By Beth Brosnan
When they first met as students at UMass Lowell, Craig ’96 and Darcie (Sicotte) ’95 Nuttall had a hunch they would be a good match.
Twenty years of marriage, two children and one life-changing event later, they discovered they’re not just a good match, but a perfect one.
In 2006, Craig, a software engineer, was diagnosed with end-stage kidney disease — at the ripe old age of 35. “Like most young people, I’d put off my annual physical, so the news came out of nowhere,” he recalls. Darcie, a mental health counselor and children’s book author, was equally stunned. “Craig has always been so active and full of life, it was hard to believe he was sick,” she says.
For the next decade, Craig managed his illness with a combination of medication, diet and exercise. But by 2017 his kidney function had plummeted to less than 20 percent, and it was clear he needed a transplant. What wasn’t clear was when or how that would happen. Long waits are the rule when it comes to finding suitable kidney donors; in Craig’s case, so were long odds, because of his rare, B-positive blood type.
Yet when his physicians did find a donor, they didn’t have far to look. For years, Darcie had assured Craig she would give him one of her kidneys. “I was so touched,” says Craig, but he also knew how unlikely it was they would share not only the same blood type but also compatible antigens and antibodies, which lessen the chance his body would reject his new kidney. When the results of Darcie’s donor screening test came in, it showed she was a perfect match on all counts. Says Craig: “It was almost as though she willed it to happen.”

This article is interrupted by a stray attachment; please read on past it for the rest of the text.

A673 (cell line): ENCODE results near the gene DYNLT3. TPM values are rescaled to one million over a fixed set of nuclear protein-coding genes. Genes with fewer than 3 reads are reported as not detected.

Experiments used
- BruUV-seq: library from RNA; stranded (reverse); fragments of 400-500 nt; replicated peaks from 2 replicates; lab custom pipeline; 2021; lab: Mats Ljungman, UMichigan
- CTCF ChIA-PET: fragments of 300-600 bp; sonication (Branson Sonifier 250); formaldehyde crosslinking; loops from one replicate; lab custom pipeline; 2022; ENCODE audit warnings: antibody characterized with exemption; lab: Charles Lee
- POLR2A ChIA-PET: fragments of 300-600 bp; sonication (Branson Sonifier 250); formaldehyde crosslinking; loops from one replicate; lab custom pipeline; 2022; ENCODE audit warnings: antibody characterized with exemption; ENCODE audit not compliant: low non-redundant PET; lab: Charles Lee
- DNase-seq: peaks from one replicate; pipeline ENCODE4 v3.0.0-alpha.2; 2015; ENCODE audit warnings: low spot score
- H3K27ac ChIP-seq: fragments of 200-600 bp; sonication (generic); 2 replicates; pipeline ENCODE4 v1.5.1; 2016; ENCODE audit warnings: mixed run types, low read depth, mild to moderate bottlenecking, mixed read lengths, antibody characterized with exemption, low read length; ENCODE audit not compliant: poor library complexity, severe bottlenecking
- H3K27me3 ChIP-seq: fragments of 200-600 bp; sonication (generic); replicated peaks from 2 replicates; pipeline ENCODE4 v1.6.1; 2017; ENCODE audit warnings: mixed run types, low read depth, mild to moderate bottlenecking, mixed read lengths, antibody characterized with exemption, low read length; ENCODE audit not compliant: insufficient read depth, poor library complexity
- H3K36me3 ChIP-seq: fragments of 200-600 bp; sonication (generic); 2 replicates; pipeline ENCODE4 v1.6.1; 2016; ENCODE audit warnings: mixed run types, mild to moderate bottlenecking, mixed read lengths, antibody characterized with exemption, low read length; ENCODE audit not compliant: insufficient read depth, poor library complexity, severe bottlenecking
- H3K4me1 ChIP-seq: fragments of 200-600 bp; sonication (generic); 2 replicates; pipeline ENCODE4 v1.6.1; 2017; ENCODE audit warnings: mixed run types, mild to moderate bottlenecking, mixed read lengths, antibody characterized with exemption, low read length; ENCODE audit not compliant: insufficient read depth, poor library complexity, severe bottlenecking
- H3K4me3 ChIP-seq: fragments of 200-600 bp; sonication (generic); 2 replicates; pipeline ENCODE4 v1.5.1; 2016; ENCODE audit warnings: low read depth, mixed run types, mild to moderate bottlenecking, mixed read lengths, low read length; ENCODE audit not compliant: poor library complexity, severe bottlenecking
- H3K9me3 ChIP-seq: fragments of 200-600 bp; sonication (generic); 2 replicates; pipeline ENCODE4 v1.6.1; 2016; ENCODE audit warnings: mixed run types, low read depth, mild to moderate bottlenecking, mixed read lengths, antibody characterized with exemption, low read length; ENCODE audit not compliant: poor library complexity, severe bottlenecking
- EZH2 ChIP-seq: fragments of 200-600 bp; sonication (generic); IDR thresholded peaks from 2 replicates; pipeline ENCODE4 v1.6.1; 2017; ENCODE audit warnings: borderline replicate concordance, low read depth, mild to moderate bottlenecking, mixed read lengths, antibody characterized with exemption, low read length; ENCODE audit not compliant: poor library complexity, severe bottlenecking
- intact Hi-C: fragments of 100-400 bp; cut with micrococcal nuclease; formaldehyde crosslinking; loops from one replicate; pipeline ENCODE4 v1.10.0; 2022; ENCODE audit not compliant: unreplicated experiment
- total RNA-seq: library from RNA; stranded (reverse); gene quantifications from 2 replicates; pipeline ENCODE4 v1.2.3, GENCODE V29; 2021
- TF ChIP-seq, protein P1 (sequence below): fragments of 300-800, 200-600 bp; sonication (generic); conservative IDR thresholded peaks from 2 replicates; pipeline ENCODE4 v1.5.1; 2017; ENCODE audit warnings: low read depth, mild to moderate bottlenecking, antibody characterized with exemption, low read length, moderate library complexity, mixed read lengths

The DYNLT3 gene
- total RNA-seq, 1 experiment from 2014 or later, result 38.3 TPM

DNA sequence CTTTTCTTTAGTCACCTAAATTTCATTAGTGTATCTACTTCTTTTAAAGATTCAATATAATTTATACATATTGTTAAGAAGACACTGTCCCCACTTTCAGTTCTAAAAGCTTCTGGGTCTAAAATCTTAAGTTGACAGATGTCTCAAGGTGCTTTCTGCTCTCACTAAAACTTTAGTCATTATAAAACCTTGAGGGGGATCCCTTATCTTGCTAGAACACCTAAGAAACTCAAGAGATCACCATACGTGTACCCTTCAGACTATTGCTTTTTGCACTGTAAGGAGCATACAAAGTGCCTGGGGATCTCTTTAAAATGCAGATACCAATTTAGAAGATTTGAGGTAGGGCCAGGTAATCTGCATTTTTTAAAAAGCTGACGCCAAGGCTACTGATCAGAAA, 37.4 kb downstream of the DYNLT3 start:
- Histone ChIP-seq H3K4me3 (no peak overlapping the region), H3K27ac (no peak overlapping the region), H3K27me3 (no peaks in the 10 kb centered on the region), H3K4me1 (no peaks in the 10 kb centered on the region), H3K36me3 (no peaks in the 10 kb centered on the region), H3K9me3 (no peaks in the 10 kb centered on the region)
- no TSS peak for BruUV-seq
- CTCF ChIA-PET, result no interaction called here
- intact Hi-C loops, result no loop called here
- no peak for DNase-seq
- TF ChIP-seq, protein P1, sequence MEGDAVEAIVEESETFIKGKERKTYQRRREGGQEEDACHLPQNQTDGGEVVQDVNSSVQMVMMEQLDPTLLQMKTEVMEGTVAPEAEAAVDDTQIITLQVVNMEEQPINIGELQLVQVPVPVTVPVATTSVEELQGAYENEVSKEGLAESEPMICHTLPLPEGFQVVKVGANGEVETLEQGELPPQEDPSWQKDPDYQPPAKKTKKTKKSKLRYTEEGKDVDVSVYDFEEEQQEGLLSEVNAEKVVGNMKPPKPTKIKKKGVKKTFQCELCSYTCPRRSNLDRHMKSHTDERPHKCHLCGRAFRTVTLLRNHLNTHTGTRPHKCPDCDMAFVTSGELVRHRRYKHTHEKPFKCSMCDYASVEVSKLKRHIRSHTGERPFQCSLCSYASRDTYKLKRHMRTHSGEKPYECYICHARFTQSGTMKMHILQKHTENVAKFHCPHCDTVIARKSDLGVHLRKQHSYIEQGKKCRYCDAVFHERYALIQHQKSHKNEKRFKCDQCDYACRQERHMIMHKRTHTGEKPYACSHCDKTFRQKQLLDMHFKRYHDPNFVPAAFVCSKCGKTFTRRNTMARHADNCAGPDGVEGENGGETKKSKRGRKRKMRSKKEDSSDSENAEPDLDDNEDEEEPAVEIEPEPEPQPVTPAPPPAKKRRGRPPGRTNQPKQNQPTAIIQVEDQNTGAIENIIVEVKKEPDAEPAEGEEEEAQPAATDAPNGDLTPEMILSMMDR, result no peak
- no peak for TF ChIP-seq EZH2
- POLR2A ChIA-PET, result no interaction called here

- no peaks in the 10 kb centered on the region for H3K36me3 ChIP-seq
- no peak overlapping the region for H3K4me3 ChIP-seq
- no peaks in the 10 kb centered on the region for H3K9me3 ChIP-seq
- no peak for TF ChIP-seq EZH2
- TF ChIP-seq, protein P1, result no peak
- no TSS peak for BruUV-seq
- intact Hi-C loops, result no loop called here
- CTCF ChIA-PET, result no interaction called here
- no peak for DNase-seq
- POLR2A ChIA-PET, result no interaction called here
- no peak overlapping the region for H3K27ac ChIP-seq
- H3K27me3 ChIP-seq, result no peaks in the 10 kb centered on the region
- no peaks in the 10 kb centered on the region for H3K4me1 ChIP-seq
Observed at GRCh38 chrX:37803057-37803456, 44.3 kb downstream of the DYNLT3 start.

And so last July at Boston’s Tufts Medical Center, the Nuttalls shared something very few couples ever experience: back-to-back kidney surgeries. Not only were the operations successful, but the effects were immediate. “Right away I felt like I got my husband back,” says Darcie. “It was kind of like going through childbirth, because we were both exhausted and in pain, but there was so much joy.”
Joy continues to suffuse the Nuttall household today, along with gratitude for their skilled surgeons and the large network of friends — some stretching back to their UML days — who cared for them during their convalescence and watched over sons Stephen and Jacob. Both Nuttalls have returned to work full time — Craig as a senior software engineer at Phillips and Darcie to her therapy practice and a flourishing at-home business making custom embroidered pillows. Best of all, Craig’s long-term prognosis is excellent. “And,” he adds, “I’ll always have a piece of Darcie with me.”
More than once, Darcie has found herself thinking of advice that Larry Siegel, UML’s vice chancellor for student affairs, once gave her. “He told me that everything is a stepping stone, even things we don’t expect. The trick, Larry said, is to take that experience and move forward.”
Craig’s illness, which once seemed like a boulder about to crush them both, has become, she says, “the biggest gift I could imagine. To see Craig healthy again is just amazing. When you’re busy with kids and a job, it’s easy to go on autopilot. You can miss the joy of everyday things. This whole experience has taught me to be awake and alive to what’s happening now, and to treasure it.”